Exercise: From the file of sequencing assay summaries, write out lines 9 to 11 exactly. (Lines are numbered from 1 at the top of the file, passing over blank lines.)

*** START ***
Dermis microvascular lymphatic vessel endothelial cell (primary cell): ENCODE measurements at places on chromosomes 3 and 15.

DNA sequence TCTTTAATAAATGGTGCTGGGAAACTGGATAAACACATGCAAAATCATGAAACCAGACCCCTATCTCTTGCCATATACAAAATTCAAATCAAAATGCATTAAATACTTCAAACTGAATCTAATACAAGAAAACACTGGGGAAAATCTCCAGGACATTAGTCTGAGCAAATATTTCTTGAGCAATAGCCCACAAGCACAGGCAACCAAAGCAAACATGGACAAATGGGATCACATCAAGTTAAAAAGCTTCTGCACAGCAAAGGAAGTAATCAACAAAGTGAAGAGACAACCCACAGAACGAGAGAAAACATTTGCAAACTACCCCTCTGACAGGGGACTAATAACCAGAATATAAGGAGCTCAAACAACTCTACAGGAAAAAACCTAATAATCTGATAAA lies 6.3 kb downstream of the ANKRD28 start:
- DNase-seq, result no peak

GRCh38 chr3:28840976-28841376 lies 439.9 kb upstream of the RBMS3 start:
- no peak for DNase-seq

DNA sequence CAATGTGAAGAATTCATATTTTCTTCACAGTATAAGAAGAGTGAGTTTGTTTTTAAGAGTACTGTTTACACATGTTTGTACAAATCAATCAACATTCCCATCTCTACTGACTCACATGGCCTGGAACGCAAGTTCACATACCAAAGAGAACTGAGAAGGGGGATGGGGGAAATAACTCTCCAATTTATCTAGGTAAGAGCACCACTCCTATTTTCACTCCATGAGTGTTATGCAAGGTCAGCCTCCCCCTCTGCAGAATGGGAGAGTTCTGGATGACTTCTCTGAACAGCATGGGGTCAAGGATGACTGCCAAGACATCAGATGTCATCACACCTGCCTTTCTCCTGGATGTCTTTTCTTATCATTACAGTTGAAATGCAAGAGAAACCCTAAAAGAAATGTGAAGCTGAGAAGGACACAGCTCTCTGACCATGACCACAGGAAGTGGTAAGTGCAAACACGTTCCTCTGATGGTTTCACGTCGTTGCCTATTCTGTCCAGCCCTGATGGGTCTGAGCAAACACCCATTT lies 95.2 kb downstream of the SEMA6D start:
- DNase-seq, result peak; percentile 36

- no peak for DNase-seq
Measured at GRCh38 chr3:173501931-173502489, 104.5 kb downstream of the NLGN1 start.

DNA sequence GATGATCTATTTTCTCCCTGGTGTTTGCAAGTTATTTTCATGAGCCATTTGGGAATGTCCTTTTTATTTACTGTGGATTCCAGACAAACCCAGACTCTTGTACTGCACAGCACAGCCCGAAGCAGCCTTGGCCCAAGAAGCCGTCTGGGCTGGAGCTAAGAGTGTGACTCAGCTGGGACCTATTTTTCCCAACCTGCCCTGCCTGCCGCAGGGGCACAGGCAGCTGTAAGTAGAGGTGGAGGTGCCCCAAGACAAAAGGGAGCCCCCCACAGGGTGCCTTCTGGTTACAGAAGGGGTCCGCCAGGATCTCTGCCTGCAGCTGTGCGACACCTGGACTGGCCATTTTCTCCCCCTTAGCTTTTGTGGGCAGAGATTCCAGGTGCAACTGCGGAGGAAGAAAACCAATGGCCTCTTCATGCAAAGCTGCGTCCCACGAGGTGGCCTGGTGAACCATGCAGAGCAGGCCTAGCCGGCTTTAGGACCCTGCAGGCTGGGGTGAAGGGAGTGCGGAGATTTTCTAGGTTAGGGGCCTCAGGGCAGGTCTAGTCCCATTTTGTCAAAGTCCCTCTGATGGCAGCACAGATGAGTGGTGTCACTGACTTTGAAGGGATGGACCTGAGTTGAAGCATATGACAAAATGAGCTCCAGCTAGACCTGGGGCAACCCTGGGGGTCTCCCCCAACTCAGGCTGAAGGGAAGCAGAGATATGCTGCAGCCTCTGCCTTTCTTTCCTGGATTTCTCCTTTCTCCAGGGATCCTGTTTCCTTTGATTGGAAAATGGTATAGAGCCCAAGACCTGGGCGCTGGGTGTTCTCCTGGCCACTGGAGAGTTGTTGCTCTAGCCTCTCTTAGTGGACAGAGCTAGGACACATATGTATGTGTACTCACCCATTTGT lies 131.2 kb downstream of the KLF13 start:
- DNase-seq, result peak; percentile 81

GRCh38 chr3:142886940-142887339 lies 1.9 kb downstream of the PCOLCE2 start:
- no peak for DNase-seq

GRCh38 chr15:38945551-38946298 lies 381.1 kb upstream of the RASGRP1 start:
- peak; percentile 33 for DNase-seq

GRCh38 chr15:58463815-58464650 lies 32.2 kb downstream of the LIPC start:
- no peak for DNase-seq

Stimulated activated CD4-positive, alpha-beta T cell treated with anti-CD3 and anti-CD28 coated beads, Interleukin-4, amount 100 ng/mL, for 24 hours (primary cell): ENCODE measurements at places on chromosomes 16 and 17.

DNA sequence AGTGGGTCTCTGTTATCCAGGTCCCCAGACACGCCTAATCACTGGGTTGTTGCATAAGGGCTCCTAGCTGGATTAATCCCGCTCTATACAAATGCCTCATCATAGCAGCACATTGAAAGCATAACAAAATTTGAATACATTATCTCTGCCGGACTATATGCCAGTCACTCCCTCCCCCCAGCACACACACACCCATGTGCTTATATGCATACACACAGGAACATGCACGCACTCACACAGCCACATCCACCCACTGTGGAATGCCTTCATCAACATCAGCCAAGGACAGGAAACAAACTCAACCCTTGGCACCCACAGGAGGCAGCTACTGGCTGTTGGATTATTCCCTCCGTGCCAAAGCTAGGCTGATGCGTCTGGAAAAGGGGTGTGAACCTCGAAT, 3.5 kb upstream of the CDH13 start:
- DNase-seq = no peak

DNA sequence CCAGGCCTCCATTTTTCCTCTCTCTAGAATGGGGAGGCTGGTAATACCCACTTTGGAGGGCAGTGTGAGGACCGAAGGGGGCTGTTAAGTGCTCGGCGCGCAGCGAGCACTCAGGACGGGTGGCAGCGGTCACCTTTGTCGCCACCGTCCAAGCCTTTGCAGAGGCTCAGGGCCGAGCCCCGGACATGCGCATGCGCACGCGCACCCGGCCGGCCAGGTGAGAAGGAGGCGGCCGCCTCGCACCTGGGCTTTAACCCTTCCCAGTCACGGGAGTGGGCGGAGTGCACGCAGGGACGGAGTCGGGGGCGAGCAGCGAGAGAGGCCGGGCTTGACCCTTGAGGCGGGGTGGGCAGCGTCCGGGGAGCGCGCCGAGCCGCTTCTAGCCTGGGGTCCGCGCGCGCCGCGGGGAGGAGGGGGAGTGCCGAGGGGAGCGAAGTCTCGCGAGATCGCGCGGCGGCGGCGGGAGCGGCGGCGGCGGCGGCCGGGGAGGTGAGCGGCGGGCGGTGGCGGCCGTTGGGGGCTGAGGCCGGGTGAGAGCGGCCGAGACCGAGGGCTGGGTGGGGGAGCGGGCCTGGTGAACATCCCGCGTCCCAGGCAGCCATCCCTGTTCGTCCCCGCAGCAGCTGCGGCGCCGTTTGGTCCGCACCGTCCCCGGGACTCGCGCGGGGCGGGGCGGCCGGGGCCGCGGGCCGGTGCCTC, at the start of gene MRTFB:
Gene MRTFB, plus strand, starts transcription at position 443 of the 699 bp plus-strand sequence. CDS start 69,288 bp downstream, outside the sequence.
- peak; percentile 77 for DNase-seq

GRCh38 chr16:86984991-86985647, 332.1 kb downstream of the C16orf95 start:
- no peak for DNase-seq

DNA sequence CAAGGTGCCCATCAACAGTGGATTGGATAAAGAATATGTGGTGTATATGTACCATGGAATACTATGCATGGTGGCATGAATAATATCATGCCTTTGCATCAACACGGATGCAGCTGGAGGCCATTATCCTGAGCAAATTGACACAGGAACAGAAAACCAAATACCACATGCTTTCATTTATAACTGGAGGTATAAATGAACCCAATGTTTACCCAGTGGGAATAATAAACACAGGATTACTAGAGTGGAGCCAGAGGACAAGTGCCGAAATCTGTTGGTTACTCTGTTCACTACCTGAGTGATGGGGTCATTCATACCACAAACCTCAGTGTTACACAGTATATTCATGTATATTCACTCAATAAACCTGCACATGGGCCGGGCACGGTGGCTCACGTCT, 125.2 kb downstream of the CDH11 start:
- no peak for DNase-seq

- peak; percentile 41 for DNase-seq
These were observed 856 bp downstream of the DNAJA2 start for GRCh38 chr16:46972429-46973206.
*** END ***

Measured at GRCh38 chr3:173501931-173502489, 104.5 kb downstream of the NLGN1 start.

DNA sequence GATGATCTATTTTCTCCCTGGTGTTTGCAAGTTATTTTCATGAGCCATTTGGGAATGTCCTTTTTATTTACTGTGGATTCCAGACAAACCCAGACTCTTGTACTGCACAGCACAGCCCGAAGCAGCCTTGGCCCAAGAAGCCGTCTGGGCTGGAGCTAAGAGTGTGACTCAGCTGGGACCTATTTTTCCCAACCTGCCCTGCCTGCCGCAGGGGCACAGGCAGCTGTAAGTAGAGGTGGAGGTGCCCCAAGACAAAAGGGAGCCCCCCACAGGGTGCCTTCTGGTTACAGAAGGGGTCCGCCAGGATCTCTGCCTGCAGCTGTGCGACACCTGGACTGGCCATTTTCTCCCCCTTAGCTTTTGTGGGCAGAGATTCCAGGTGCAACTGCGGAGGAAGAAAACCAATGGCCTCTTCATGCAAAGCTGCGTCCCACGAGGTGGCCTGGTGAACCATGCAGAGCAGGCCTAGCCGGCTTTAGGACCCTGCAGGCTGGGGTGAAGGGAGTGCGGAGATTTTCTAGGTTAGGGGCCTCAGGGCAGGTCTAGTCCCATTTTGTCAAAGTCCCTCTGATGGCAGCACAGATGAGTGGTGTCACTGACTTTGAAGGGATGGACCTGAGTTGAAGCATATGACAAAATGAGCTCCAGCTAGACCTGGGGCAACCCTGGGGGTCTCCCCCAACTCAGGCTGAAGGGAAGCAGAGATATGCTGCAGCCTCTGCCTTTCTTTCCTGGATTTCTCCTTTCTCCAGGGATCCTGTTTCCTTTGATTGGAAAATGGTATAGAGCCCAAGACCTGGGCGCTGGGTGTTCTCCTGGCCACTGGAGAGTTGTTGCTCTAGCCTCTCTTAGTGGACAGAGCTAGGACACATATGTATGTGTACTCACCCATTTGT lies 131.2 kb downstream of the KLF13 start:
- DNase-seq, result peak; percentile 81